Loonie falls more than half a cent after Bank of Canada speech in BC
Toronto -- The Canadian dollar was more than half a cent lower near midday Tuesday, Oct. 16, 2012, dropping to its lowest value against the US dollar in nearly two weeks.
Toronto — The Canadian dollar was more than half a cent lower near midday Tuesday, Oct. 16, 2012, dropping to its lowest value against the US dollar in nearly two weeks.
The loonie was down 0.51 of a cent at $101.51, but off its lows for the day when it was down 0.83 cents.
The drop takes the loonie to its lowest level since Oct. 4, 2012, when it began to strengthen against the US dollar.
Some currency watchers attributed the loonie’s latest weakness to a speech Monday by Bank of Canada governor Mark Carney that was notable for what he didn’t say and interpreted as a more dovish tone toward the possibility of interest rate increases.
Carney did not include in his speech an often-repeated line that “modest withdrawal of the present considerable monetary policy stimulus may become appropriate.”
The central bank’s pronouncements are closely watched by economists as a signal of changes in interest rate policies, which can affect the value of currency rates.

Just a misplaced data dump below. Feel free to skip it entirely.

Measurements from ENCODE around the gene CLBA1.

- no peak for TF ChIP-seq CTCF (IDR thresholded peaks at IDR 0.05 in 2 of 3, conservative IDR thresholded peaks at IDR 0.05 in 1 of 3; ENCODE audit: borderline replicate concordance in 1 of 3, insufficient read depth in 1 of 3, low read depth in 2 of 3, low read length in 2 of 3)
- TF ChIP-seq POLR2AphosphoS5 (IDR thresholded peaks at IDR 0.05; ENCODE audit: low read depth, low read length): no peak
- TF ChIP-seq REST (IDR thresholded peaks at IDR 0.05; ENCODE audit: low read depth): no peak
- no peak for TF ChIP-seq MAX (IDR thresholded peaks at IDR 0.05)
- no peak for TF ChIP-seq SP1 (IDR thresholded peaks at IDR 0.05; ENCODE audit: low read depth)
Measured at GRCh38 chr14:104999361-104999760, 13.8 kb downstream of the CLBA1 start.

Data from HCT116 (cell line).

“Accordingly, in line with our expectations, it is likely that the BoC adopts a more neutral stance at its upcoming meeting,” wrote Scotiabank chief currency strategist Camilla Sutton in a note.
“The domestic impact is being felt on exports, capital expenditures and employment, but since Canada is viewed as an attractive investment destination capital inflows are pushing up the value of the Canadian dollar,” she added.
The Bank of Canada also issued Monday a quarterly business survey that suggested the corporate sector that is far more concerned about the future than it was only three months ago.
In commodities, December gold bullion rose $7.60 to US$1,745.20 an ounce, while TSX gold stocks were up 2.1%. Copper prices were relatively unchanged with the December contact at US$3.70 a pound.
Oil prices were slightly higher with the November contract on the New York Mercantile Exchange up four cents to US$91.89 a barrel.